IN THE ARIZONA COURT OF APPEALS DIVISION TWO THE STATE OF ARIZONA, Appellee, v. JOSE LUIS JIMENEZ, Appellant. No. 2 CA-CR 2022-0062 Filed July 13, 2023 Appeal from the Superior Court in Pima County No. CR20173703001 The Honorable Teresa Godoy, Judge Pro Tempore The Honorable James E. Marner, Judge AFFIRMED COUNSEL Kristin K. Mayes, Arizona Attorney General Alice M. Jones, Deputy Solicitor General/Section Chief of Criminal Appeals, Phoenix Counsel for Appellee Megan Page, Pima County Public Defender By Erin K. Sutherland, Assistant Public Defender, Tucson Counsel for Appellant STATE v. JIMENEZ Opinion of the Court OPINION Judge Eckerstrom authored the opinion of the Court, in which Presiding Judge Brearcliffe and Judge Kelly concurred. E C K E R S T R O M, Judge: ¶1 Defendant Jose Jimenez appeals from his conviction and sentence for continuous sexual abuse of a minor. Jimenez argues the trial court committed structural error by refusing to strike a “biased juror” for cause. He also maintains the court committed reversible error when it precluded a defense expert from testifying as to Jimenez’s sexual normalcy unless he also submitted to a psychosexual evaluation by a state expert, thereby forcing Jimenez to choose between presenting a complete defense or giving up his constitutional privilege against self-incrimination. For the reasons that follow, we affirm. Factual and Procedural Background ¶2 We view the evidence in the light most favorable to affirming the conviction. See State v. Payne, 233 Ariz. 484, n.1 (2013). At trial, the state presented evidence that, repeatedly over the course of about eighteen months, Jimenez had sexually abused his niece, P.B., who was nine years old when the abuse began. After P.B.’s parents learned of the abuse and reported it to police, Jimenez was charged with one count of continuous sexual abuse of a child. After a six-day trial, the jury found Jimenez guilty. The trial court sentenced him to thirteen years’ imprisonment. This timely appeal followed. We have jurisdiction pursuant to A.R.S. §§ 12-120.21(A)(1), 13-4031, and 13-4033(A). Juror Number 8 ¶3 Jimenez first argues the trial court committed structural error by not striking for cause Juror 8, a retired Federal Bureau of Investigation (FBI) agent with experience surveilling suspected “pedophiles.” During voir dire, Juror 8 stated that for the final third of his FBI career, he had run a surveillance team “assigned to surveil” suspected pedophiles as they interacted with children. Although Jimenez moved to strike Juror 8 for cause, the court denied the motion, finding credible the juror’s indication that he “could be fair and impartial.” On appeal, Jimenez maintains that Juror 8’s training and experience rendered him “clearly biased,” as 2 STATE v. JIMENEZ Opinion of the Court evidenced by his responses to questioning during jury selection. As the party asserting error, Jimenez bears the burden of establishing Juror 8 was “incapable of rendering a fair and impartial verdict.” State v. Acuna Valenzuela, 245 Ariz. 197, ¶ 21 (2018) (quoting State v. Lavers, 168 Ariz. 376, 390 (1991)). ¶4 The due process right to a jury composed of unbiased, impartial jurors is protected by the United States and Arizona constitutions, as well as by Arizona statute and procedural rule. U.S. Const. amends. VI & XIV, § 1; Ariz. Const. art. II, § 24; A.R.S. § 21-211; Ariz. R. Crim. P. 18.4(b); see also Morgan v. Illinois, 504 U.S. 719, 726 (1992) (guarantee of trial by impartial jury guaranteed independently by Sixth Amendment and by Fourteenth Amendment’s due process clause). A trial court must excuse prospective jurors for cause “if there is a reasonable ground to believe” they “cannot render a fair and impartial verdict,” Ariz. R. Crim. P. 18.4(b), including if they are “biased or prejudiced in favor of or against either of the parties,” § 21-211(4). ¶5 “In assessing a potential juror’s fairness and impartiality, the trial court has the best opportunity to observe prospective jurors and thereby judge the credibility of each.” State v. Hoskins, 199 Ariz. 127, ¶ 37 (2000). Trial courts thus “retain broad discretion” to determine whether there are reasonable grounds to doubt that a venireperson will be able to serve as a fair and impartial juror. State v. Eddington (Eddington I), 226 Ariz. 72, ¶ 17 (App. 2010). We will not set aside a trial court’s ruling absent a showing that the court abused that discretion. Hoskins, 199 Ariz. 127, ¶ 37; see also Acuna Valenzuela, 245 Ariz. 197, ¶¶ 20-21. ¶6 Effective January 1, 2022, our supreme court amended the Arizona Rules of Criminal Procedure to make Arizona the first jurisdiction in the nation to eliminate peremptory strikes in all criminal trials. Ariz. Sup. Ct. Order R-21-0020 (Aug. 30, 2021). Voir dire in the present case occurred nine days later. This substantial change eliminates the power of criminal defendants and prosecutors to strike venirepersons, including those whom they suspect might be biased. As our supreme court has acknowledged, the peremptory strike system played an important “auxiliary” role in assuring a fair and impartial jury in those cases when a trial court may have erred in failing to strike a venireperson for cause. State v. Hickman, 205 Ariz. 192, ¶¶ 1, 31, 40 (2003). Under the amendment, our trial courts exclusively determine the final composition of juries in criminal cases. 3 STATE v. JIMENEZ Opinion of the Court ¶7 The fairness and impartiality of juries “goes to the very integrity of the legal system.” Gray v. Mississippi, 481 U.S. 648, 668 (1987). Given these stakes, we address the approach our jurisprudence has counseled and the tools our trial judges possess to ensure an impartial jury. As noted by our supreme court, under certain circumstances, “[t]he potential for an appearance of bias suffice[s] to require disqualification regardless of any juror-specific finding of actual bias.” State v. Eddington (Eddington II), 228 Ariz. 361, ¶ 10 (2011), aff’g 226 Ariz. 72 (App. 2010). This is so, in part, because “protecting the appearance of fairness . . . helps instill public confidence in the judicial system.” Id. ¶ 8. ¶8 In determining whether there is a reasonable ground to believe that a venireperson might be unable to render a fair and impartial verdict, our trial courts retain broad discretion to excuse or retain potential jurors who have been challenged for cause. See Eddington I, 226 Ariz. 72,¶ 17. They may excuse potential jurors on their own motions. See Ariz. R. Crim. P. 18.4(b). And, they have the authority to conduct voir dire of a venireperson and allow the parties to follow up with voir dire of their own. After that process, the court need not accept the subjective beliefs of challenged venirepersons regarding their ability to remain unbiased. See Eddington I, 226 Ariz. 72, ¶ 17. Rather, our trial courts may determine that any objective factors suggesting bias alone provide reasonable grounds to excuse the potential juror. Id. And, when the decision to excuse or retain a potential juror presents a close question, our courts may trust that other potential venirepersons are ready to serve if that juror is excused. See Hickman, 205 Ariz. 192, ¶ 31 (acknowledging that such determinations involve “shades of gray” (quoting United States v. Martinez-Salazar, 528 U.S. 304, 316 (2000))). ¶9 Here, the trial court was required to grapple with a non-trivial motion to strike a juror for cause. Juror 8 had been a career law enforcement officer. A substantial portion of that career involved investigating cases like the one before the court. That task included acquiring special expertise in assessing the truthfulness of a suspect’s claims of innocence—a claimed aptitude especially relevant in the instant case, where Jimenez testified at trial. Based on these facts, the trial court could have reasonably questioned Juror 8’s objective ability to be unbiased. And, on that basis, it possessed the broad discretion to excuse him from the panel. See Eddington I, 226 Ariz. 72, ¶ 17. ¶10 However, based on its first-hand interactions with, and observation of, the challenged juror during extensive voir dire, the trial court found the opposite and properly exercised its equally broad 4 STATE v. JIMENEZ Opinion of the Court discretion to retain Juror 8. The record supports the court’s conclusion that Juror 8 could be fair and impartial. See State v. Hill, 174 Ariz. 313, 319, 321 (1993) (finding no abuse of discretion in trial court’s refusal to strike police officer for cause). ¶11 In challenging that conclusion, Jimenez identifies two exchanges in particular. 1 First, after Juror 8 described his training and experience in lie detection and suspect interrogation, defense counsel asked him whether he could “evaluate the credibility of a witness without employing those techniques used in an interrogation room.” Juror 8 replied, “I won’t be saying anything, so yes.” Jimenez contends this statement demonstrates Juror 8’s inability to evaluate the evidence impartially, particularly because jurors in Arizona may participate in the questioning of the witnesses through the submission of anonymous questions. ¶12 Jimenez also argues Juror 8 demonstrated bias in his response to defense counsel’s question of whether Juror 8 believed, at the time of jury selection, that Jimenez was a “pedophile.” Juror 8 responded, “I have no idea.” Jimenez contends this statement suggests Juror 8 did not presume Jimenez was innocent at the outset of the trial. ¶13 Nothing in the record before us, including the two exchanges Jimenez identifies, compelled the trial court to excuse Juror 8 for cause. “A juror’s assurance of impartiality need not be couched in absolute terms.” State v. Trostle, 191 Ariz. 4, 13 (1997); see also Hoskins, 199 Ariz. 127, ¶ 37. And here, Juror 8 repeatedly asserted that he could be fair and impartial. 1We decline the state’s invitation to deem this issue waived because Jimenez did not move to strike Juror 8 for cause immediately following the first line of questioning about the juror’s law enforcement experience. Jimenez requested that Juror 8 be stricken for cause because “he is going to try to . . . use his expertise. He has demonstrated that he relies on his training that none of the other jurors have the benefit of and that is on the record as out-of-date.” Although this motion was made in the immediate aftermath of questioning on interrogation techniques, Jimenez’s concern that Juror 8 would use “his expertise” covers the general argument asserted on appeal—that Juror 8 would be unable to overcome bias stemming from his law enforcement background. In any event, we may in our discretion reach an issue even if it “could be deemed waived” due to a party’s failure to raise the issue during trial court proceedings. State v. Boteo-Flores, 230 Ariz. 551, ¶ 7 (App. 2012). 5 STATE v. JIMENEZ Opinion of the Court See Acuna Valenzuela, 245 Ariz. 197, ¶¶ 25-32 (“extensive questioning” sufficed to rehabilitate challenged jurors). He stated that he could remain impartial, that he understood the applicable burdens of proof, that he would not give any special deference or skepticism to law enforcement witnesses, and that every case “is individual and stands on its own.” He noted that he had worked on “a number of cases” in which his investigation led him to conclude the suspect “wasn’t guilty.” And, he stated that he believed he could find Jimenez not guilty despite never, in his own career, having made an arrest of a suspect who was ultimately acquitted of charges. Each of these assurances of impartiality was unqualified. The court acted within its discretion in finding them credible. See Eddington I, 226 Ariz. 72, ¶ 17. ¶14 As to the challenged juror’s professional training and experience, Jimenez correctly notes that Juror 8 indicated he was very good at identifying when people lie, having been trained in “detecting people’s lies” and having personally conducted “over a thousand interviews.” Juror 8 agreed, however, that his role as a juror was not the same as his former role as an interrogator. And, he unequivocally agreed he would be able to evaluate witness credibility without employing interrogation-room techniques. He further responded that when balancing his intuition against the evidence, “[i]t’s always the evidence, always.” Under these circumstances, the trial court acted within its discretion to accept as credible Juror 8’s assurances that his training and experience would not impair his impartiality. See Trostle, 191 Ariz. at 13 (no presumption that potential jurors having served on jury that convicted in similar type of case or having had personal experiences with violent crime would be biased); see also Eddington I, 226 Ariz. 72, ¶ 6 (“peace officer is not automatically barred from serving as a juror”). ¶15 We also find no clear prejudice underlying Juror 8’s statement that he had “no idea” at that moment whether Jimenez was “a pedophile.” So long as a prospective juror agrees to decide the case only on the evidence presented at trial, “[e]ven a juror with preconceived notions about the defendant’s guilt need not be excused.” State v. Anderson, 210 Ariz. 327, ¶ 28 (2005). Here, read in the context of the trial court’s instructions, as well as Juror 8’s repeated assertions that the evidence would guide his ultimate conclusion as to Jimenez’s guilt, we disagree that this statement signaled that Juror 8 had either discarded the presumption of innocence or prejudged the case. Rather, the statement “was the answer of a juror who was willing to listen to the evidence before making up h[is] mind.” State v. Goodyear, 98 Ariz. 304, 324-25 (1965) (after counsel inquired whether juror presumed defendant innocent as baseline, response that juror could not 6 STATE v. JIMENEZ Opinion of the Court “make up [her] mind right now” because she did “not know enough” did “not show that she was not fair and impartial”), reh’g granted and abrogated on other grounds by State v. Goodyear, 100 Ariz. 244 (1966). For all of these reasons, we affirm the trial court’s conclusion that Juror 8 credibly showed he could render a fair, impartial verdict. Expert Testimony ¶16 Jimenez also argues the trial court infringed on his due process right to present a complete defense. In particular, he contends the court erred in conditioning his presentation of expert testimony as to his sexual normalcy on more extensive testing by a state’s rebuttal expert. Before trial, Jimenez disclosed his intention to introduce character trait evidence of his sexual normalcy through expert testimony. His chosen expert, Dr. Samuels, conducted an evaluation of Jimenez over the course of approximately six hours and created a report, which was filed under seal with the trial court. The court denied the state’s motion to preclude Dr. Samuels’s testimony but granted its request for a continuance to allow it to seek its own expert to rebut that testimony. ¶17 Jimenez attended one six-hour evaluation session with the state’s expert, Dr. Jones, but then refused to attend a second session, claiming he had not realized additional testing would be required. Specifically, he objected to the second session, observing that his own expert took only one session to complete the evaluation. The state then renewed its motion to preclude Dr. Samuels as an expert witness. ¶18 After hearing argument on the matter, the trial court directed Jimenez that if he chose to raise the defense of sexual normalcy by presenting Dr. Samuels’s testimony, the state would be allowed to rebut that evidence with the testimony of its own expert witness, Dr. Jones, whose evaluation Jimenez would be required to complete. The court reasoned the state was not limited to merely reviewing the report of Jimenez’s expert; rather, it was entitled to hire a separate expert to “evaluate everything and come to an independent conclusion.” ¶19 At trial, Jimenez did not call his expert to testify regarding his sexual normalcy. He instead presented this theory through lay witness testimony, including that of his former romantic partner. ¶20 On appeal, Jimenez argues he “had a due process right to present the testimony from Dr. Samuels regarding his sexual normalcy” and the trial court erred by conditioning its admission on Jimenez “submitting to additional testing and evaluation by the State’s expert.” He 7 STATE v. JIMENEZ Opinion of the Court further argues this ruling forced him to choose between his right to present a complete defense and “his constitutional privilege against self-incrimination.” We review a trial court’s evidentiary ruling for an abuse of discretion. See State v. Snelling, 225 Ariz. 182, ¶ 18 (2010). We review constitutional questions de novo. See State v. Armstrong, 218 Ariz. 451, ¶ 20 (2008). ¶21 Criminal defendants have a constitutional right to present a complete defense. U.S. Const. amend. XIV, § 1; see also California v. Trombetta, 467 U.S. 479, 485 (1984). They also enjoy a constitutional protection against self-incrimination. U.S. Const. amend. V. However, so long as evidentiary rules are not arbitrary or disproportionate to the purposes they are designed to serve and do not infringe upon an accused’s “weighty” rights, state rule makers have “broad latitude” to establish criminal evidentiary rules. Holmes v. South Carolina, 547 U.S. 319, 324-25 (2006) (quoting United States v. Scheffer, 523 U.S. 303, 308 (1998)). Jimenez does not challenge the constitutionality of our state’s evidentiary rules. Rather, his argument relates to the trial court’s application of those rules. ¶22 Under Rule 404(a)(1), Ariz. R. Evid., if a criminal defendant presents pertinent character trait evidence to show action in conformity with that trait, the state is entitled to present evidence to rebut that claim. Arizona courts have applied this general principle in a variety of contexts during criminal proceedings. See State v. LaBianca, 254 Ariz. 206, ¶¶ 19-20 (App. 2022) (defendant who puts sexual normalcy at issue during Rule 404(c) hearing opens door for state rebuttal expert); Phillips v. Araneta, 208 Ariz. 280, ¶¶ 6, 8 (2004) (same, regarding mental-health-related mitigation evidence in penalty phase of trial); State v. Rushing, 243 Ariz. 212, ¶¶ 50, 53-55 (2017) (same, because “under Phillips and its progeny, a trial court can condition admission of a defendant’s mental health-related mitigation evidence on his cooperation with the state’s mental health evaluation”); State v. Schackart, 175 Ariz. 494, 499-501 (1993) (applying case law allowing rebuttal expert testimony in insanity defense cases to expert testimony in Rule 11, Ariz. R. Crim. P., proceedings, where mens rea at issue). ¶23 Although the parties have identified no case law specifically addressing the factual scenario here, we see no reason our state’s more general jurisprudence should not apply with equal force. As Schackart and LaBianca have reasoned, “the rule that a defendant who elects to testify at trial may not invoke the self-incrimination privilege to avoid cross-examination” applies to a number of contexts. LaBianca, 254 Ariz. 206, ¶¶ 8 -12 (quoting Schackart, 175 Ariz. at 500). As in those cases, to “hold otherwise would deprive the state of the only adequate means to contest 8 STATE v. JIMENEZ Opinion of the Court the conclusions of a defense psychiatric expert.” Id. (quoting Schackart, 175 Ariz. at 500). Simply put, if Jimenez “intends to offer the psychologist’s testimony and report grounded upon a personal examination, he opens the door to an expert examination by the State.” Id. ¶ 20. ¶24 Jimenez argues that, because sexual normalcy was not an ultimate issue for the jury, his situation is distinguishable from those in which courts have held that denying the state a full rebuttal expert would unfairly prevent it from meaningfully rebutting testimony of a defense expert. See, e.g., Schackart, 175 Ariz. at 500-01; Rushing, 243 Ariz. 212, ¶¶ 50, 53-55. But, as Jimenez himself notes, “[t]he sole defense in this case was that [Jimenez] did not engage in the sexual conduct with PB that she alleged,” making testimony on his sexual normalcy “both relevant and appropriate.” See State v. Rhodes, 219 Ariz. 476, ¶ 12 (App. 2008) (lay witness testimony as to defendant’s “sexual normalcy, or appropriateness in interacting with children, is a character trait, and one that pertains to charges of sexual conduct with a child”). Under these circumstances, preventing the state from rebutting that testimony “would deprive the state of the only adequate means to contest the conclusions of a defense psychiatric expert,” Schackart, 175 Ariz. at 500, on a highly relevant defense theory in what is, ultimately, a case built on conflicting narratives. After all, our criminal rules “generally establish reciprocal discovery rights, which are ‘intended to further the concept that a defendant is not entitled to an unfair advantage in the presentation of his defense.’” LaBianca, 254 Ariz. 206, ¶ 11 (quoting Cabanas v. Pineda, 246 Ariz. 12, ¶ 25 (App. 2018)). The state’s “only adequate means” of contesting Jimenez’s expert’s testimony would have been “allowing the State’s expert to examine” Jimenez, as well. Id. ¶ 12. ¶25 We are unpersuaded by Jimenez’s argument that he “had already submitted to testing” by the state and its “request for further testing was unreasonable under the circumstances.” He argues in particular that standard evaluations for sexual normalcy run for approximately six hours and the state’s expert’s request for several hours of evaluation beyond that was unreasonable. But, as the trial court reasoned, an expert is entitled to conduct an examination that meets his or her professional standards. See State ex rel. Adel v. Hannah, 250 Ariz. 426, ¶ 21 (App. 2020) (in accordance with psychological ethical codes, state’s “expert must be allowed to conduct the scope of examination, including testing, he believes ethically necessary to provide adequate support for his opinions”). The court did not abuse its discretion in so concluding. 9 STATE v. JIMENEZ Opinion of the Court ¶26 Finally, a trial court may preclude expert testimony if a defendant refuses to cooperate with a court-ordered mental health examination. Phillips, 208 Ariz. 280, ¶ 15. Here, over the state’s objection, the trial court ruled the testimony of Jimenez’s proffered expert admissible. The court imposed conditions on the admission of that testimony only after Jimenez refused to attend the second day of court-ordered testing. Under these circumstances, we find no abuse of discretion in the court’s ruling as to Jimenez’s expert’s testimony. See id. ¶ 16 (refusal to submit to court-ordered mental health examination “closely analogous” to preclusion sanctions provided by Rule 15.7, Ariz. R. Crim. P.). Disposition ¶27 sentence. For the foregoing reasons, we affirm Jimenez’s conviction and 10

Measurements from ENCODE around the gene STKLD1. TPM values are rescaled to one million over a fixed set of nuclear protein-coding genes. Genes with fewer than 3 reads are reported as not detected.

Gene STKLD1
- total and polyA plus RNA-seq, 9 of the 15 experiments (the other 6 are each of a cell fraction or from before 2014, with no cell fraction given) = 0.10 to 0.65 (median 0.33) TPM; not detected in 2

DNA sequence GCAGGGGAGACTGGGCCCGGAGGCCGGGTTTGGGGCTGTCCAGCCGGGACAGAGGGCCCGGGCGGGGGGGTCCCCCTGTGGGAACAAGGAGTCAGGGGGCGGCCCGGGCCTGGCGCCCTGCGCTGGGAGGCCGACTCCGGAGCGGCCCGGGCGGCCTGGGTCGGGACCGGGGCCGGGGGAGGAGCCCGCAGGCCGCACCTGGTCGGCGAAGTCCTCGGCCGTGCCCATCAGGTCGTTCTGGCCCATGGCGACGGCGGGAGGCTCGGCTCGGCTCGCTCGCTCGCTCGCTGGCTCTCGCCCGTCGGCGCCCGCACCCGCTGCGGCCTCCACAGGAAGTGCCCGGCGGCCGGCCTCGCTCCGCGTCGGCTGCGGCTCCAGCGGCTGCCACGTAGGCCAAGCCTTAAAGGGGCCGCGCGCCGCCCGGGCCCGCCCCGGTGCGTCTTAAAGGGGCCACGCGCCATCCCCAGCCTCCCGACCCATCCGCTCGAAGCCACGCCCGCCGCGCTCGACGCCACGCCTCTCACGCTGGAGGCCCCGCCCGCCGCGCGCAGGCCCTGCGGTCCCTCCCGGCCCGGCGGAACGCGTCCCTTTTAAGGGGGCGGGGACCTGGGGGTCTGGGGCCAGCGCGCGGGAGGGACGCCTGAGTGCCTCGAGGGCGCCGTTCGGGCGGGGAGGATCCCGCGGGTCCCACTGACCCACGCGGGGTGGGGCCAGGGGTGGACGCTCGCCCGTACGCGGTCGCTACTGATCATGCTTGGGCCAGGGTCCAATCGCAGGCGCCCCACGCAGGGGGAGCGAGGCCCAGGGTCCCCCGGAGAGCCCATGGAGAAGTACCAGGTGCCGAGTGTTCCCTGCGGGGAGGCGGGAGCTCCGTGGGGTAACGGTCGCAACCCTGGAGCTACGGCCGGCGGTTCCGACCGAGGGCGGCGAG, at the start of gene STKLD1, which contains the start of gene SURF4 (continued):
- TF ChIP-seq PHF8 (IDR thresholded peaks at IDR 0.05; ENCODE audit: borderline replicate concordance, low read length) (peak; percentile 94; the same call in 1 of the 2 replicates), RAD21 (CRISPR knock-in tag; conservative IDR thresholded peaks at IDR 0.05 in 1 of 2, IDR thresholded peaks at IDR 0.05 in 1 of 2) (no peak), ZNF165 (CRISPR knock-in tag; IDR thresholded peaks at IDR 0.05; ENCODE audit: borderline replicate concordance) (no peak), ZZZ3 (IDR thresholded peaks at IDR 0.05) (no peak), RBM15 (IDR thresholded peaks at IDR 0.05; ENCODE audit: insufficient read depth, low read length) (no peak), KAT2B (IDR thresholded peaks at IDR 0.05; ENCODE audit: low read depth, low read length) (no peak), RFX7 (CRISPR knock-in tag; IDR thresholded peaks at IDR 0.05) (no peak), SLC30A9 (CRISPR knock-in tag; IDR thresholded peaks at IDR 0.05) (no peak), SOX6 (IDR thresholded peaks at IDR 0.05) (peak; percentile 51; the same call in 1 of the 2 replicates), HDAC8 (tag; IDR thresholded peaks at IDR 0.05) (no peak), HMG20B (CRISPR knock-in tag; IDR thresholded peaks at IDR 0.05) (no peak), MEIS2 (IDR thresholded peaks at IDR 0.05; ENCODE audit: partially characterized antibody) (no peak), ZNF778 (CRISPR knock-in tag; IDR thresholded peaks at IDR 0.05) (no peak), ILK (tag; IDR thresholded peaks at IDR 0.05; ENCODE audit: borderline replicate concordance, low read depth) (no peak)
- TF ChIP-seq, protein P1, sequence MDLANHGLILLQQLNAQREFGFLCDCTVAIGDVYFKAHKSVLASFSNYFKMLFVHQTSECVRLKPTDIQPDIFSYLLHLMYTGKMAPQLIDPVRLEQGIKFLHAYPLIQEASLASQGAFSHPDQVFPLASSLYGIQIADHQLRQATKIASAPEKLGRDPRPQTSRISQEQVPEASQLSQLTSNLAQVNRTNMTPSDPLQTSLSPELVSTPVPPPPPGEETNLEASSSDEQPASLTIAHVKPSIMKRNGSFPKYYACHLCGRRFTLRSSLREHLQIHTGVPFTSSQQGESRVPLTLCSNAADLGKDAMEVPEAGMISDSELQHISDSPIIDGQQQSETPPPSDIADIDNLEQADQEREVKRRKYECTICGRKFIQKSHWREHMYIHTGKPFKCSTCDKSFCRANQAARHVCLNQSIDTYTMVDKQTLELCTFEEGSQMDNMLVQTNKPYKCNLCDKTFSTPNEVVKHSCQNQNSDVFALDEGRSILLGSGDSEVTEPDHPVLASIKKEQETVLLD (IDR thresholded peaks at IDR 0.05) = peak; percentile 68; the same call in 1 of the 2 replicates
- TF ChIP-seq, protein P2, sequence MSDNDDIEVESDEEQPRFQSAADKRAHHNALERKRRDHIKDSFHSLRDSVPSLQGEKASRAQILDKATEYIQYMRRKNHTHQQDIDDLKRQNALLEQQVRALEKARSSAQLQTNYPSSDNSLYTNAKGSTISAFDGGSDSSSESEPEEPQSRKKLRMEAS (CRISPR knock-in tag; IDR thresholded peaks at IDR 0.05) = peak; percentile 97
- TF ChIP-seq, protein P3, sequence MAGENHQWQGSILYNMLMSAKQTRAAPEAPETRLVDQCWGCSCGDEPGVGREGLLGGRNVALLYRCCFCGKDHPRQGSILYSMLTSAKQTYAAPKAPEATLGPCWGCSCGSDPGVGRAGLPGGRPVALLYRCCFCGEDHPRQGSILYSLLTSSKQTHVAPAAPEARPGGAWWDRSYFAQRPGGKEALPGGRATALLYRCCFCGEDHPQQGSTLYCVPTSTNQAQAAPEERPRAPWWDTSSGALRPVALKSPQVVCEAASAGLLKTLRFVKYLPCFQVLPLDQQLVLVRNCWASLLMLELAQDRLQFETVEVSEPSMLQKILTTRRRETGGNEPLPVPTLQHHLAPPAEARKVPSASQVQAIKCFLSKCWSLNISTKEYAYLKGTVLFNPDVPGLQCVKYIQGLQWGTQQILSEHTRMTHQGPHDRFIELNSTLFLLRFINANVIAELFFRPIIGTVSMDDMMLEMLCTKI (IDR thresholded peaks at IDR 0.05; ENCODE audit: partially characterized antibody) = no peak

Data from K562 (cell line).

This site is protected by reCAPTCHA and the Google Privacy Policy and Terms of Service apply.